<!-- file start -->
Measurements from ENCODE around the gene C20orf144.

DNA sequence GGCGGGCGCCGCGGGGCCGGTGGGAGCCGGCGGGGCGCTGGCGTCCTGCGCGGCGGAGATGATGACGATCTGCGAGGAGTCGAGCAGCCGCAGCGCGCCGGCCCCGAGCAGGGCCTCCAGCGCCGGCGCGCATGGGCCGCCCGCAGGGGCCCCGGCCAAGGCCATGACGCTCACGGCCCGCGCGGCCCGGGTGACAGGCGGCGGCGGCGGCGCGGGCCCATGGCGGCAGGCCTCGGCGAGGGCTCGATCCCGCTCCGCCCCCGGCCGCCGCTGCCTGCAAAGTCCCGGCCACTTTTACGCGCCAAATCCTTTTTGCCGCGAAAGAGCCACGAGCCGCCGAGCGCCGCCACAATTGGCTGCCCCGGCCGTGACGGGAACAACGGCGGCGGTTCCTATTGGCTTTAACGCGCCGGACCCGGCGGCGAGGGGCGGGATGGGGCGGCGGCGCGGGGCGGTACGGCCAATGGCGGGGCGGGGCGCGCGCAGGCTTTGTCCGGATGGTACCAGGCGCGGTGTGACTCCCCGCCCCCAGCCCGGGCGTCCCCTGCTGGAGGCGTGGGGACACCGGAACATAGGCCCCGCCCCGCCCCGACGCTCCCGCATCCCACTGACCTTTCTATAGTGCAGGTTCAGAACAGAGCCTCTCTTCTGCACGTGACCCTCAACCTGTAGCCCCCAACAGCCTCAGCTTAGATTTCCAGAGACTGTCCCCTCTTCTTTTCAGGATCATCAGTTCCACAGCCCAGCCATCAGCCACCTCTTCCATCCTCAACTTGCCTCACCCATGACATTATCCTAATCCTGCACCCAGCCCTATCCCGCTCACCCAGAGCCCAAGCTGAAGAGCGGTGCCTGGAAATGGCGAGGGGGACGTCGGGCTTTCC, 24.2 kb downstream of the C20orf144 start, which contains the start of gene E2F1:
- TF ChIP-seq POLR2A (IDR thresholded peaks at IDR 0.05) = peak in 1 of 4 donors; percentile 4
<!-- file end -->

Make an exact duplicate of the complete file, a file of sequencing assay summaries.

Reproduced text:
Measurements from ENCODE around the gene C20orf144.

DNA sequence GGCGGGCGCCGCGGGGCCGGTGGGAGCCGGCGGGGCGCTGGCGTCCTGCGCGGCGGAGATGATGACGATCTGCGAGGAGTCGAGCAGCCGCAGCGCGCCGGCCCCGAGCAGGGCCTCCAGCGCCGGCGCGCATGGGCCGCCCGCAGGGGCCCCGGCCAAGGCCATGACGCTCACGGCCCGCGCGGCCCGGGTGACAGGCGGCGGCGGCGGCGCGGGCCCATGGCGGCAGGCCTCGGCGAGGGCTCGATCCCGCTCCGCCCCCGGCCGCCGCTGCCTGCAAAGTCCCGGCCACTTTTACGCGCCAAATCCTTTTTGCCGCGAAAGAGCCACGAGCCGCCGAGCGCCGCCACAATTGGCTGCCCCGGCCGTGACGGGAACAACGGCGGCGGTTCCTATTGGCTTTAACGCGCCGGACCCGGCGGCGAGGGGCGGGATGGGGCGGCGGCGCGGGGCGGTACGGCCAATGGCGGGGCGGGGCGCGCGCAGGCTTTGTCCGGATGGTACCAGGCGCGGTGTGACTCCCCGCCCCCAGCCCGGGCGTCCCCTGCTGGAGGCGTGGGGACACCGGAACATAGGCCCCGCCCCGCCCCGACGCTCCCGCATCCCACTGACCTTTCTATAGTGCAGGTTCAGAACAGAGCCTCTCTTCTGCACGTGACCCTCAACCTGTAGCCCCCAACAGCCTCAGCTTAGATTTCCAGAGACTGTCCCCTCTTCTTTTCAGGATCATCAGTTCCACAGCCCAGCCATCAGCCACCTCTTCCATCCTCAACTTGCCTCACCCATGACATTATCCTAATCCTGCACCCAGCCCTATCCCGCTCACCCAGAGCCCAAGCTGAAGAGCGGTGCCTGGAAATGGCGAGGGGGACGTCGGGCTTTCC, 24.2 kb downstream of the C20orf144 start, which contains the start of gene E2F1:
- TF ChIP-seq POLR2A (IDR thresholded peaks at IDR 0.05) = peak in 1 of 4 donors; percentile 4